Of the three main component types needed in power converters—switches, capacitors and inductors—the most difficult to integrate on a semiconductor chip or in a planar package is the inductors. This difficulty arises partly from process compatibility challenges with magnetic materials, and is exacerbated by the fact that, because most types of electronics don’t need inductors, there has been relatively little development effort. But a more fundamental challenge is the way magnetics performance scales with size.
Capacitors and semiconductor devices can be made from thousands of small cells connected in parallel, but that approach would severely undercut the performance of magnetic components.
In this work, we examine the scaling relationships for magnetics to demonstrate the inherent difficulty of small size and low profile magnetics. Cases considered include those with winding designs limited by skin and proximity effect and those constrained by efficiency and thermal dissipation. Small-scale magnetic components are typically limited by efficiency rather than heat dissipation. With efficiency constrained, and considering high frequency winding loss effects, it is shown that power density typically scales as the linear dimension scaling factor to the fifth power.
For the full analysis, see the attached paper, Sullivan, C.R., Reese, B.A., Stein, A.L. and Kyaw, P.A.,. “On size and magnetics: Why small efficient power inductors are rare.” IEEE International Symposium on 3D Power Electronics Integration and Manufacturing (3D-PEIM), 2016.
The high-Q achievable by self-resonant structures increases the range and efficiency of wireless power transfer (WPT). However, to date implementations of this structure have been thick, which limits their practical implementations. In the attached paper, we explore the design of thin self-resonant structures.
1) a computationally efficient 2-D optimization algorithm is proposed to design thin
resonant structures and illustrate the trade-offs in the design, and
2)a new magnetic core shape is proposed which shapes the magnetic field lines to be parallel to the conductive layers and reduces current crowding.
These advances results in a prototype 3.5 mm thick self-resonant structure, which has a measured quality factor of 560 despite having a diameter of only 6.6 cm; this provides a 3.03× improvement over the state-of-the-art WPT coils in the literature.
See a full description of the thin structure in the attached paper
At APEC 2017 we presented a resonant structure that improves the range and efficiency of wireless power transfer. High quality factor in resonant coils is essential for both goals, so developed a new technology that achieves Q values that weren’t previously possible. The new structure integrates inductive and capacitive effects to behave as an LC resonator. It’s made by stacking alternating layers of thin foil and dielectric material in a magnetic core. The high-Q is achieved through these effects:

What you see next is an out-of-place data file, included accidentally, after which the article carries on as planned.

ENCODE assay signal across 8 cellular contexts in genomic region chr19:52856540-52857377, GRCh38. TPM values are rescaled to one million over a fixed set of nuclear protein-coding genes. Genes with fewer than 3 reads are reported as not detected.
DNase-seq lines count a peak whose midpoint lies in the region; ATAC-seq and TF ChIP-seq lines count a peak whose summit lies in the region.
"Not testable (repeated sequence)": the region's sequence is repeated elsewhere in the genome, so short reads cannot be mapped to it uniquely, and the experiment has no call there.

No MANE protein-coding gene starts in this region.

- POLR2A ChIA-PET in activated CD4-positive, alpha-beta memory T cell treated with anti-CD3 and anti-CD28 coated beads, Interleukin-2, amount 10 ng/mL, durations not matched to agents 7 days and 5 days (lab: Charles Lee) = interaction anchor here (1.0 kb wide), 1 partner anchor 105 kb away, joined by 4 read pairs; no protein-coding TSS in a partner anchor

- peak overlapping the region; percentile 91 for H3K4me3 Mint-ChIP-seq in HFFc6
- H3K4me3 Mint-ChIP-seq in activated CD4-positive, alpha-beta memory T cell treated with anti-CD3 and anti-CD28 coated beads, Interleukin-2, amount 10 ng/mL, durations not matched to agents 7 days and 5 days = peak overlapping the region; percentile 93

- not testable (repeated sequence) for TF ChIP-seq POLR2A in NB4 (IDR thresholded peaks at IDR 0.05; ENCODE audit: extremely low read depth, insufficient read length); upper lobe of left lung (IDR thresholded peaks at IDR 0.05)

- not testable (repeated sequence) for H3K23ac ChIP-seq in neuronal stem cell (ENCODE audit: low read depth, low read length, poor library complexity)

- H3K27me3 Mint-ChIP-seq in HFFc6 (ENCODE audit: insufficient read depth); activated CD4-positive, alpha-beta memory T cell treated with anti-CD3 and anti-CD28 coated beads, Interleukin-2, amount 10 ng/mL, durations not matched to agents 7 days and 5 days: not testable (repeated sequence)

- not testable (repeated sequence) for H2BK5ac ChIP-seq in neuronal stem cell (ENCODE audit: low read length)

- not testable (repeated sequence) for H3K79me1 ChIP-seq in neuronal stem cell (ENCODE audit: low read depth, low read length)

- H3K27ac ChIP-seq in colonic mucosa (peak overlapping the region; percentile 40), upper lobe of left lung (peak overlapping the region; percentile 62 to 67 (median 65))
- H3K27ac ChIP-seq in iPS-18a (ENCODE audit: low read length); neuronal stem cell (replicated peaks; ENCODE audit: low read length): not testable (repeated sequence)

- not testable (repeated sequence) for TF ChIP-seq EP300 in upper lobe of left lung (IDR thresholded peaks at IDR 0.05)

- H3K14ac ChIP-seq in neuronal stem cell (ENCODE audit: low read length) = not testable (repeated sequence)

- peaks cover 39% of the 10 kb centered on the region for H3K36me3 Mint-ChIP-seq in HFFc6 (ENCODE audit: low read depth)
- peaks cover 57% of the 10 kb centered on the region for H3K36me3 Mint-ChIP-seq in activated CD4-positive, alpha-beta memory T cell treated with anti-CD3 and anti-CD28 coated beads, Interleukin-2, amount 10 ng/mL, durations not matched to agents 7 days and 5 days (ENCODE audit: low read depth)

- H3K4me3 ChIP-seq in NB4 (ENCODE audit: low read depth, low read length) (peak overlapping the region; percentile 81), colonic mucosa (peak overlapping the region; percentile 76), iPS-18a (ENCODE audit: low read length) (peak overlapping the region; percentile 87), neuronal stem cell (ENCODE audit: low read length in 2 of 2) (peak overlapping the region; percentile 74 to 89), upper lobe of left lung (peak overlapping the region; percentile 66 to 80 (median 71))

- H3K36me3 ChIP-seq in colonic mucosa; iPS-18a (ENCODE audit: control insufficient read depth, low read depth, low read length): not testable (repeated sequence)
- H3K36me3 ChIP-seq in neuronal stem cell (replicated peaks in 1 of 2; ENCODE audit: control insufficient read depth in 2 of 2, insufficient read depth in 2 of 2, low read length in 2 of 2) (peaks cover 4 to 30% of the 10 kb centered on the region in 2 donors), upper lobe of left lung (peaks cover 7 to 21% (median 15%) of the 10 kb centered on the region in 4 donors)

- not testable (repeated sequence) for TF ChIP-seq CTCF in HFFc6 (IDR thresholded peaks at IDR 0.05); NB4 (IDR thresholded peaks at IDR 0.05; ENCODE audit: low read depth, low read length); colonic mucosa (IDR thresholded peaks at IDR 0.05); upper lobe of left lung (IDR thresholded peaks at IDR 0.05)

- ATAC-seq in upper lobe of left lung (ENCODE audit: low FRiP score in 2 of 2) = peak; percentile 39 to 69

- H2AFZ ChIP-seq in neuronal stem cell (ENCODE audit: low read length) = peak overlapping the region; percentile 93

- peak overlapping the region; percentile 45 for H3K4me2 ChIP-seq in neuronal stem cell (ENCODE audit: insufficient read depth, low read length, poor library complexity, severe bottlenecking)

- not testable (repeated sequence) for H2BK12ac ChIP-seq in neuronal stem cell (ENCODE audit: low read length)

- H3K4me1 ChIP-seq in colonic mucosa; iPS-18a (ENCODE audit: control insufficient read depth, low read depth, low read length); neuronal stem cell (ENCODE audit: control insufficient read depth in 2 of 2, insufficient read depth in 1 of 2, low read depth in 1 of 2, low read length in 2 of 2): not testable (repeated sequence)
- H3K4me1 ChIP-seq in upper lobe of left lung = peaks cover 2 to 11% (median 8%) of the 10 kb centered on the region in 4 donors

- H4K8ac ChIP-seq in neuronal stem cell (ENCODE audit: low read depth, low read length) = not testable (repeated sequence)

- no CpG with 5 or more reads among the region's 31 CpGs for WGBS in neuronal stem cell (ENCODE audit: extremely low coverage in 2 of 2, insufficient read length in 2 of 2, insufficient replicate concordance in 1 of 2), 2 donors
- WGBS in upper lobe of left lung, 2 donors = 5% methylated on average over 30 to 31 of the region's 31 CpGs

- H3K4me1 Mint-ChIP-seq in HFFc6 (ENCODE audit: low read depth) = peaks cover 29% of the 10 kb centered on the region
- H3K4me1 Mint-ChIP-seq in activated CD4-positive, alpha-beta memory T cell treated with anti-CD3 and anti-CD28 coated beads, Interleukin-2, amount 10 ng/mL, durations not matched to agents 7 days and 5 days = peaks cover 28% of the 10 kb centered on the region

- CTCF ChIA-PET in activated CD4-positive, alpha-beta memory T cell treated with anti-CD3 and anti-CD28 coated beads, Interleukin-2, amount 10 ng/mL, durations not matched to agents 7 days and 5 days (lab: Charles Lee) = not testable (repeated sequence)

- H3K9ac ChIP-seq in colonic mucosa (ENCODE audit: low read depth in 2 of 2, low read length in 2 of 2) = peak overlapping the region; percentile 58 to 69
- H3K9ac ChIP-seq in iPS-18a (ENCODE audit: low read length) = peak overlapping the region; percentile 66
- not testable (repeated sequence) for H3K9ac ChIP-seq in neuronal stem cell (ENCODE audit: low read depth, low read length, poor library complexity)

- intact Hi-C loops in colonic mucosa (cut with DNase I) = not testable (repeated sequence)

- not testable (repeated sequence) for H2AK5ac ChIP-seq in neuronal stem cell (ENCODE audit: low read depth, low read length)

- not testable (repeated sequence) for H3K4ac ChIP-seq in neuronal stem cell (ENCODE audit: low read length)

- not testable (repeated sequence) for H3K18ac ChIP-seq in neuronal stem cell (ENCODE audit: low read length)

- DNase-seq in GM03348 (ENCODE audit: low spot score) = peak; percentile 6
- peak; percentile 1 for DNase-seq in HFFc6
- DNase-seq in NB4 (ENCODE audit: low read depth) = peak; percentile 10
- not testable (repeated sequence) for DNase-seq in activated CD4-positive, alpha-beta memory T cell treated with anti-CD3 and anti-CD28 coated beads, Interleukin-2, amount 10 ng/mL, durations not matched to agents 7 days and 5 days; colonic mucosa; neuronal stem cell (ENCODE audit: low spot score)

- Thin foil layers mitigate proximity effect.
- Inductive coupling of sections and integration of capacitance eliminates terminations in high-current paths.
- Capacitive ballasting forces equal current sharing between all layers.
We experimentally validated this structure and measured a Q of 1173 at 7 MHz despite a coil diameter of only 6.6 cm. Next, we integrated 2 of the structures into a wireless power transfer system. We were able to improve the range over which we could maintain efficiency above 94% by a factor of two when compared to the current state-of-the art. For more details see our presentation slides linked here, or our paper linked here.
At APEC 2017, Benedict Foo presented a method for extracting winding resistance from an impedance measurement. For details on this method see the paper.
Impedance analyzer measurements can be helpful in assessing inductor a transformer winding resistance and predicting winding loss, but the measured ESR does not directly correspond to winding resistance. Neglecting the effects of core loss and winding capacitance can yield significant errors in the prediction. A step-by-step method to account for such effects and extract winding resistance from an impedance measurement is described. The proposed methodology is applicable to both inductors and multi-winding transformers. Several measurements are needed in this method; one is to determine the effects of core loss and the others yield the impedance from which winding resistance is extracted to form a resistance matrix. The winding resistance of a transformer was determined experimentally and the interactions between the winding resistance, effects of core loss, winding capacitance and inductance and their contributions to the measured impedance are demonstrated.